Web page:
- Then think about the negative points of your organizational structure, what can you and your team do to overcome or minimize these? For example, perhaps there's a lot of duplication of activities across teams because you have a decentralized structure. You could overcome this by merging teams, or improving cross-team communication so that you're better able to share knowledge and experience.
You may find that your current structure no longer suits your needs as a business. Perhaps you work in a start-up that has experienced rapid growth and a more formalized management structure is now required to ensure future progress. If this is the case, look at each of Mintzberg's five organizational configurations to see what structure would best suit your company going forward.
If you do need to change or adapt your structure in some way, it may be challenging, but also necessary, if you want to continue growing as a business. For more advice on how to manage change, read our article, The Four Principles of Change Management to discover the skills and techniques you'll need to do this successfully.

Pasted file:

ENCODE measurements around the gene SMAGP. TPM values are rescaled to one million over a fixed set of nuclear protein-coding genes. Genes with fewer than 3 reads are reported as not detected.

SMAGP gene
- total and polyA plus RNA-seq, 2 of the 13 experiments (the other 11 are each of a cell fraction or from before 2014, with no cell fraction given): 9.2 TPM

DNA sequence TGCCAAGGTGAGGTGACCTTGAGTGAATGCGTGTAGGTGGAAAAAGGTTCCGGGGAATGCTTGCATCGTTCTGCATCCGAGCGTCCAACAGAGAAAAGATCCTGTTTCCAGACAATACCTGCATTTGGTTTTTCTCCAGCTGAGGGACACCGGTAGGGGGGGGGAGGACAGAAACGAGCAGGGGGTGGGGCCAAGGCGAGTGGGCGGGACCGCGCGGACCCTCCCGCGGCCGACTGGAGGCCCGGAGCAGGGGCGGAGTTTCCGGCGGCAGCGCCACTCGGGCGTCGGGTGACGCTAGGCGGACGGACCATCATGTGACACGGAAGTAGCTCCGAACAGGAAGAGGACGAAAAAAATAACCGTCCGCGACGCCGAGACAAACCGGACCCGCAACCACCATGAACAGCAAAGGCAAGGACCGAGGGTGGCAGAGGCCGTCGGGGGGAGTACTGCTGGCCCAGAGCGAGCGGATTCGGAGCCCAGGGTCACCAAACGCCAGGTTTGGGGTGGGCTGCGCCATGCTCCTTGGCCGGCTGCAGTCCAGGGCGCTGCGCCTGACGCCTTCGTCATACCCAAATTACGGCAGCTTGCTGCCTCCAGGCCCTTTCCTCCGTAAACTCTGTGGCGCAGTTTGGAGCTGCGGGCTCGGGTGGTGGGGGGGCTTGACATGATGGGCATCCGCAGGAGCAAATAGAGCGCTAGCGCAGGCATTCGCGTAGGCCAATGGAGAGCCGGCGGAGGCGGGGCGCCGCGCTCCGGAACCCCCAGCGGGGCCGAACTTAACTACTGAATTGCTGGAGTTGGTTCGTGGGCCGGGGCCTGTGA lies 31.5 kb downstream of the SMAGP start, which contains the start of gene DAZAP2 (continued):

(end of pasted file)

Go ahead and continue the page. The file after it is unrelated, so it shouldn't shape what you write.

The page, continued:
There's no one "right" organizational structure. And, in fact, a structure that works for one organization, may be devastating to another.
Organizational structure is often highly dependent on a business' size, its peoples, its values, and its strategy.
According to Henry Mintzberg, there are five main types of organizational structure that businesses can use, each with their own benefits and challenges. These are:
- The entrepreneurial organization.
- The machine organization (or machine bureaucracy).
- The professional organization.
- The divisional (or diversified) organization.
- The innovative organization (also known as "adhocracy").
When considering your organizational structure, analyze your business environment, assess your internal needs and capacities, and then make sure your structure is a good fit with your strategy and your market.
Remember that your structural needs may change as your organization grows and develops, so it's important to review your structure periodically to ensure that it's still effective.